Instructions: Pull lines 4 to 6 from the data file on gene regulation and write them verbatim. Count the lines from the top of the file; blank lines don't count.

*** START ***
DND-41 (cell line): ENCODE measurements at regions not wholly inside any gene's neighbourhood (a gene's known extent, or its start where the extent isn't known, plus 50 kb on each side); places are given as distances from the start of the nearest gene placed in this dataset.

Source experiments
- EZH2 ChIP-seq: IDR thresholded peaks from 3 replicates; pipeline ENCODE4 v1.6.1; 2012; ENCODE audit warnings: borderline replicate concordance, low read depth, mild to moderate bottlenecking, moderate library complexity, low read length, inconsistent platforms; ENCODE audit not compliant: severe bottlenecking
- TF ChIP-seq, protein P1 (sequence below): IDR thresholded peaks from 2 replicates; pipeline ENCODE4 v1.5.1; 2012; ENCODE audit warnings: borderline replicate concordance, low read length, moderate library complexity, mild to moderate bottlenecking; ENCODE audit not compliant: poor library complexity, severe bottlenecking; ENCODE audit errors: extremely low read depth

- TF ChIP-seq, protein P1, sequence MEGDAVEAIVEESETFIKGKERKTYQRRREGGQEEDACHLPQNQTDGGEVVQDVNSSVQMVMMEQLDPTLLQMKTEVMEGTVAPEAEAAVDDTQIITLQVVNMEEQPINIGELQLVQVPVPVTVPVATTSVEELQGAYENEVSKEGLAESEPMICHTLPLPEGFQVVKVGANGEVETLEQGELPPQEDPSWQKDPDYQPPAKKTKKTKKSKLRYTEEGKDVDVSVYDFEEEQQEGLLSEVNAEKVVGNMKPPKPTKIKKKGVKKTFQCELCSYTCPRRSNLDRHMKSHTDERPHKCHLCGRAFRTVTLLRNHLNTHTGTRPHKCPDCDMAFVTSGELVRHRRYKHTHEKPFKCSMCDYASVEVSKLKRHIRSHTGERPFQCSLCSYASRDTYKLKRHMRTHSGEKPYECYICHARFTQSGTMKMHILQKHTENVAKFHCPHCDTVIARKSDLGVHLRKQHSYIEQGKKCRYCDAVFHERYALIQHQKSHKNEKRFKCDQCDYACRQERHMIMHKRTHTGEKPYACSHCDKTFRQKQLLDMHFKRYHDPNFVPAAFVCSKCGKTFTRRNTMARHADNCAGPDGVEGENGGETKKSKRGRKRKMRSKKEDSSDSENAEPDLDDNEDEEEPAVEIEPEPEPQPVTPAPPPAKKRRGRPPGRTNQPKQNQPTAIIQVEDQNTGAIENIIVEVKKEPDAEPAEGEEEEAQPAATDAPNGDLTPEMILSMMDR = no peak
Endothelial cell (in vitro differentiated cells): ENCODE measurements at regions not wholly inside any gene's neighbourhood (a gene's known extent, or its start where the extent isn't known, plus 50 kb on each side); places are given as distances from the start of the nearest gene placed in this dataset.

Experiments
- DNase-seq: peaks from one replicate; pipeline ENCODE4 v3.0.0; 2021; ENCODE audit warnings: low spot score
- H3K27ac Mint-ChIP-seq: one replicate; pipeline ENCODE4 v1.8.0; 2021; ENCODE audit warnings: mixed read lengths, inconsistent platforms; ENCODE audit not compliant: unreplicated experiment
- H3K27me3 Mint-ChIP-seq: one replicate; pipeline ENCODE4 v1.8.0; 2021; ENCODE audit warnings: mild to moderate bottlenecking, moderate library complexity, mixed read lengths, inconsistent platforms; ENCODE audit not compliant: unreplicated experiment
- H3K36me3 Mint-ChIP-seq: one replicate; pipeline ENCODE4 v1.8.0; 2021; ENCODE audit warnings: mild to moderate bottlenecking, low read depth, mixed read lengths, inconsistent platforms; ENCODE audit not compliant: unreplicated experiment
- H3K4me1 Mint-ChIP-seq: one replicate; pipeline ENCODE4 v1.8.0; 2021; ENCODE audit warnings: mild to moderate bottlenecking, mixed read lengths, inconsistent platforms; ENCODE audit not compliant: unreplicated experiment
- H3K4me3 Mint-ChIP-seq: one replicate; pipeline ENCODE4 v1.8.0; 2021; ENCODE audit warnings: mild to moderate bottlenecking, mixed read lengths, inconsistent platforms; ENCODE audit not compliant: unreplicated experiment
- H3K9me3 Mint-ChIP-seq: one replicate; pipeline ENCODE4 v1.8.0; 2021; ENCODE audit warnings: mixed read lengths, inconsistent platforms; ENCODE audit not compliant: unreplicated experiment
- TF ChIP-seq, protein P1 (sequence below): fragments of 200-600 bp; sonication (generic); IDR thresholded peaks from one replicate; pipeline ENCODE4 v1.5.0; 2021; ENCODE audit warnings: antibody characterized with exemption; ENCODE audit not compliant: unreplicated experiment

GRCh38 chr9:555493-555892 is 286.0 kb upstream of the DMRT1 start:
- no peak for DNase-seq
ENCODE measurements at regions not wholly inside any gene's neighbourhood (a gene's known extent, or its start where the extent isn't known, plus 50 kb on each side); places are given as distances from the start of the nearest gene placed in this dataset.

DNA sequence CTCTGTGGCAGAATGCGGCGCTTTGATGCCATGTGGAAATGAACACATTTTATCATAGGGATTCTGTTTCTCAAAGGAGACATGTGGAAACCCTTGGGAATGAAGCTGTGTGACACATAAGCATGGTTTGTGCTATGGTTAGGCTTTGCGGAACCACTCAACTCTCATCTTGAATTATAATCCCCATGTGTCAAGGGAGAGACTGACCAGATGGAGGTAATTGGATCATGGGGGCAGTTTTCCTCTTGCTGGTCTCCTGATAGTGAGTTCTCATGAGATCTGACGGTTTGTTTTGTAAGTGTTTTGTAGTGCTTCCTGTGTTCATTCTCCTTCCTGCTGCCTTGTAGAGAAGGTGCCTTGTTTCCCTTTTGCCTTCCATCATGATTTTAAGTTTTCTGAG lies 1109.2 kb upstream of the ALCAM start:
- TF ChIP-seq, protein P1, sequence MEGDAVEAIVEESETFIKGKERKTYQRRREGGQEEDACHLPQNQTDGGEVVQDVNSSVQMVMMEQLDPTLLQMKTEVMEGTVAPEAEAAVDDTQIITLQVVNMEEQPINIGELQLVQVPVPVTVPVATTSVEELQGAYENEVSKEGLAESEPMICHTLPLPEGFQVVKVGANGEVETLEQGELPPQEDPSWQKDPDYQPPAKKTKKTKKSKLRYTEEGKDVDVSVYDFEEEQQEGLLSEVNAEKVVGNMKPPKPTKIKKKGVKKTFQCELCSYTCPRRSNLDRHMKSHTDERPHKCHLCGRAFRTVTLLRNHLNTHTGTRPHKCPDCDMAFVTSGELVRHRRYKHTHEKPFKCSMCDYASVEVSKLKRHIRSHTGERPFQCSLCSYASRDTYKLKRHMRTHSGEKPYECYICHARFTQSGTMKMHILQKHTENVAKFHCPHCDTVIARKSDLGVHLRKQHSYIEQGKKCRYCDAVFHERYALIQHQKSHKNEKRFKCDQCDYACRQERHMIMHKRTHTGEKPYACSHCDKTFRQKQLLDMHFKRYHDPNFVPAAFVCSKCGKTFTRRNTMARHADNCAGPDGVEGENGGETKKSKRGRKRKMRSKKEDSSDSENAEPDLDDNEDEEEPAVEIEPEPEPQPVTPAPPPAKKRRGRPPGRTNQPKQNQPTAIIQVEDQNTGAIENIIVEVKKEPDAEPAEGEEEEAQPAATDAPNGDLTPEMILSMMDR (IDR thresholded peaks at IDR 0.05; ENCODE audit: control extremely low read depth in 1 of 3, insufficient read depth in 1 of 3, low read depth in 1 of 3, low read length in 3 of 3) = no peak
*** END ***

- TF ChIP-seq, protein P1 (sequence below): IDR thresholded peaks from 2 replicates; pipeline ENCODE4 v1.5.1; 2012; ENCODE audit warnings: borderline replicate concordance, low read length, moderate library complexity, mild to moderate bottlenecking; ENCODE audit not compliant: poor library complexity, severe bottlenecking; ENCODE audit errors: extremely low read depth

- TF ChIP-seq, protein P1, sequence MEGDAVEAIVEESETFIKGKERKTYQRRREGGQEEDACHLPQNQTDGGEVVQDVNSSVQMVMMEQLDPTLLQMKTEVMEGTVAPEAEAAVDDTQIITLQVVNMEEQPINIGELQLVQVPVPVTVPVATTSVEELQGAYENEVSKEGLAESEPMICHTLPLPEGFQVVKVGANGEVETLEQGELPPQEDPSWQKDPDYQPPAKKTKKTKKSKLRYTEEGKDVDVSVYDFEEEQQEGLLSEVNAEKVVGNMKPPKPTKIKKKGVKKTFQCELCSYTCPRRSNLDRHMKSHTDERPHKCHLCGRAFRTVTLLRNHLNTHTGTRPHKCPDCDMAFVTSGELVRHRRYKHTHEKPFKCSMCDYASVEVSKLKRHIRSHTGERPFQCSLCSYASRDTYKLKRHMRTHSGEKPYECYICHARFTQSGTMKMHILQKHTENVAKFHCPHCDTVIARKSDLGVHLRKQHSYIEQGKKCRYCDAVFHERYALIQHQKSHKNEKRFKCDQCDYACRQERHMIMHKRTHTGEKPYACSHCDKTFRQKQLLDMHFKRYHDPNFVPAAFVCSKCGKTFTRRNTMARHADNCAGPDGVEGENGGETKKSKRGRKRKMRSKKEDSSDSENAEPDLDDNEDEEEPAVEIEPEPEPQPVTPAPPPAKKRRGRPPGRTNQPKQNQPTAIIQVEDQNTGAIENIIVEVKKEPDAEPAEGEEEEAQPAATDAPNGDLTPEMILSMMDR = no peak
Endothelial cell (in vitro differentiated cells): ENCODE measurements at regions not wholly inside any gene's neighbourhood (a gene's known extent, or its start where the extent isn't known, plus 50 kb on each side); places are given as distances from the start of the nearest gene placed in this dataset.